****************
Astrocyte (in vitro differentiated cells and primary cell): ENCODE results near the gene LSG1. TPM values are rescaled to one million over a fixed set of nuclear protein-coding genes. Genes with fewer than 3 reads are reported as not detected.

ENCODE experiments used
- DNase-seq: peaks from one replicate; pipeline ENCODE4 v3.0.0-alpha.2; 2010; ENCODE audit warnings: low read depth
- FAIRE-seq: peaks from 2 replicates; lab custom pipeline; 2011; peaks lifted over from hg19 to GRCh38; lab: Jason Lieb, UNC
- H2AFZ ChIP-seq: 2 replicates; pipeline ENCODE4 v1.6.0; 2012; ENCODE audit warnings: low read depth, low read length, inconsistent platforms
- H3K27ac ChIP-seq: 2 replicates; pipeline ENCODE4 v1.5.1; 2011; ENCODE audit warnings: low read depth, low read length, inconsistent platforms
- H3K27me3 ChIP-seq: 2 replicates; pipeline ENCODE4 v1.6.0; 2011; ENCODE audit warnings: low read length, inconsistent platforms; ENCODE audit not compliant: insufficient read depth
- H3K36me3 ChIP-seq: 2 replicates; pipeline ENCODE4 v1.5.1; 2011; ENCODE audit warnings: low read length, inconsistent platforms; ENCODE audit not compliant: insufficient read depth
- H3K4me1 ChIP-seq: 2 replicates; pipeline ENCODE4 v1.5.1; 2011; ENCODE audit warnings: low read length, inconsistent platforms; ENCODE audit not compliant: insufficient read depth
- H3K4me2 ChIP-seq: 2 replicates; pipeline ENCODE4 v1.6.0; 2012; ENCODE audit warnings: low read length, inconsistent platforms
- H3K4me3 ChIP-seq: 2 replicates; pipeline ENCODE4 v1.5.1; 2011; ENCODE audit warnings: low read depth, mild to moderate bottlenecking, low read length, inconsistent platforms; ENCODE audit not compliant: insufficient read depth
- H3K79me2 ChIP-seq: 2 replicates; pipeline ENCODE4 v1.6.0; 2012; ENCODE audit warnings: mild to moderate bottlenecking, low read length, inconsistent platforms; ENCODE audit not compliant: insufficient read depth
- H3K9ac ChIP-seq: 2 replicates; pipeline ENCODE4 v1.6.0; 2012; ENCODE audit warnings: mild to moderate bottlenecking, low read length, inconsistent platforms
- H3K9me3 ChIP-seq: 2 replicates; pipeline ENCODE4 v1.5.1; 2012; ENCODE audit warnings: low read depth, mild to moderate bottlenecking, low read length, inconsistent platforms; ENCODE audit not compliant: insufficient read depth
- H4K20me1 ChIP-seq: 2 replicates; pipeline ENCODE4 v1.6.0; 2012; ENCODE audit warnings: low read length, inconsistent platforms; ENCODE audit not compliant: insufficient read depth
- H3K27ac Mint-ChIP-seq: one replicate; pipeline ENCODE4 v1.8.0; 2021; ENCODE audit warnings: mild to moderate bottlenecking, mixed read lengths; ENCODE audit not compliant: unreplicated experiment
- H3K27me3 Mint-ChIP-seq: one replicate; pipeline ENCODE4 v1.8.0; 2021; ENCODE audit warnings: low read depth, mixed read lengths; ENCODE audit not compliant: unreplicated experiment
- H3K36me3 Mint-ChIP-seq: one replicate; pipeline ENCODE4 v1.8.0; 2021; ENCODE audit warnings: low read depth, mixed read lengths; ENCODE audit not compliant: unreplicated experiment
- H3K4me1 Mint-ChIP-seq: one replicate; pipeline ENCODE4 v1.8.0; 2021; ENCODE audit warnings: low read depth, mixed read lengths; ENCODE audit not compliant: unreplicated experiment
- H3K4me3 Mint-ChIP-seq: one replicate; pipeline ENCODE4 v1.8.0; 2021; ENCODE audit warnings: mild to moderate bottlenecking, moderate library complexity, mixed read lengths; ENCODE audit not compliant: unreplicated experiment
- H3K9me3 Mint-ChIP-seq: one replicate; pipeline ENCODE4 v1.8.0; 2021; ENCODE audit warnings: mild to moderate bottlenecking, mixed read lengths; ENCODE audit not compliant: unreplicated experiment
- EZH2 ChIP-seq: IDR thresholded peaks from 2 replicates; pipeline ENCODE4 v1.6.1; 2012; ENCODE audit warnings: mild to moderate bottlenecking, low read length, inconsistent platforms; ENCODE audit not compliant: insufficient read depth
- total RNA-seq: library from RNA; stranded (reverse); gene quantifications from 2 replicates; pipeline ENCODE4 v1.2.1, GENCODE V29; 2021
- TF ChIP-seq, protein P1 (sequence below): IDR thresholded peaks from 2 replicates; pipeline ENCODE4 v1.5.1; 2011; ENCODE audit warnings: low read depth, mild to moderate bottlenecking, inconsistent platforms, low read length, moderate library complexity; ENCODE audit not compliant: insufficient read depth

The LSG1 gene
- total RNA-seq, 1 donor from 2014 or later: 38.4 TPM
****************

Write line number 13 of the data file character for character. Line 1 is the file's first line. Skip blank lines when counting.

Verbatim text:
- H3K9ac ChIP-seq: 2 replicates; pipeline ENCODE4 v1.6.0; 2012; ENCODE audit warnings: mild to moderate bottlenecking, low read length, inconsistent platforms